Four Good Meals A Day,
£2"5"0 per ... *
*: £2"5"0 is a pre-decimalisation (1971) price and would read as two pounds, five shillings and zero pence.
Another sign was painted on this space at some point but I have only been able to decipher a couple of letter at the same level as the horizontal black line:
Billy Butlin, who headed a funfair empire, opened his first holiday camp in Skegness on the Lincolnshire coast on April 11, 1936. It had rows of cabins for 1,000 campers and offered all sorts of fun activities throughout the day. Accommodation was relatively basic but at a time when most holidaymakers had to be out regardless of the weather because B&Bs closed during the day and had to pay extra for any attraction, the idea of an all inclusive camp was quite radical and tempting. Two years later another holiday camp opened in Clacton on the Essex coast, just in time for the first paid holidays for working-class employees (The Holiday with Pay Act, something Billy Butlin had been campaigning for, was passed in 1938). That year one of Butlin's slogans was "A week’s holiday for a week’s pay." More camps were planned but because of the Second World War these were handed to the military. Once the war was over, they were returned to Butlin's. Between 1945 and 1966, the company opened eight more camps, including one in Ireland and one in the Bahamas.
The heyday of Butlin's was between the early 1950s and early 1970s, when it was seen by many in Britain as the perfect resort for a family holiday. However, even if Butlin's share of the holiday market remained strong, by the 1960s cheap package holidays in the Mediterranean became available and an increasing number of families opted to leave the uncertainties of the British weather behind (and the slightly too regimented holiday camps of Butlin's and its competitors). Billy Butlin left the company in 1868. Four years later his son sold it the Rank Organisation, which proved unable to halt its decline. Several camps closed or were rebranded in the 1980s and the company's sold all the hotels it had bought or built over the previous two decades. In 1998 Butlin's was bought by Bourne Leisure. The new owners kept the brand for the three camps still in operation: Skegness, Bognor Regis and Minehead.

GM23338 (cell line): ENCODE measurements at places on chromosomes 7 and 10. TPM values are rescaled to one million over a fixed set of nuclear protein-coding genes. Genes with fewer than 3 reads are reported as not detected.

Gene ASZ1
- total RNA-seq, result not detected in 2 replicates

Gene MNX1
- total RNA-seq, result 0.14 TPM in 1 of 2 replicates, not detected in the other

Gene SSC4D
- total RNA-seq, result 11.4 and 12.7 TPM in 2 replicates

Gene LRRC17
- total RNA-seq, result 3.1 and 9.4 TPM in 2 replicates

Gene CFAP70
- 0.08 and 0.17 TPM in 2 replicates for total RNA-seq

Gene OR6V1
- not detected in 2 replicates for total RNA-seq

Since 1937, entertainers and stewards at Butlin's have been wearing the famous red jacket, hence their name Redcoats. However on this ghost sign, the entertainer wears a green jacket with white lapels and a white hat. In his raised hand he holds a drum stick while the drum is held by the two yellow straps (originally certainly brown) down his chest. With his round face, his smile and his moustache, he bears a resemblance to Billy Butlin.
Thanks to the presence of this character, the prices quoted and the fact that only the Skegness holiday camp is mentioned, we can get a pretty good idea when this ghost sign was painted. Even if the face and position of the body are different, the entertainer is very similar to the one featured on a 1937 poster for the LNER (London & North Eastern Railway). When Butlin's Skegness opened, prices for a week's holiday between July and September cost £2.12s.6d per adult (equivalent today to around £133) With inflation of 0.7% in 1936 and 3.4% in 1937, it is reasonable to assumed the price on the ghost sign corresponds to the 1937 or 1938 season (although for 1938 one might have expected Clacton to be advertised alongside Skegness). Finally if this ghost sign had been painted at a later date, the costume of the entertainer would certainly have been red as the Redcoats rapidly became one of Butlin's trademarks. Therefore this ghost sign must be 75 years old.
Location: Moseley Road / Pictures taken in May 2012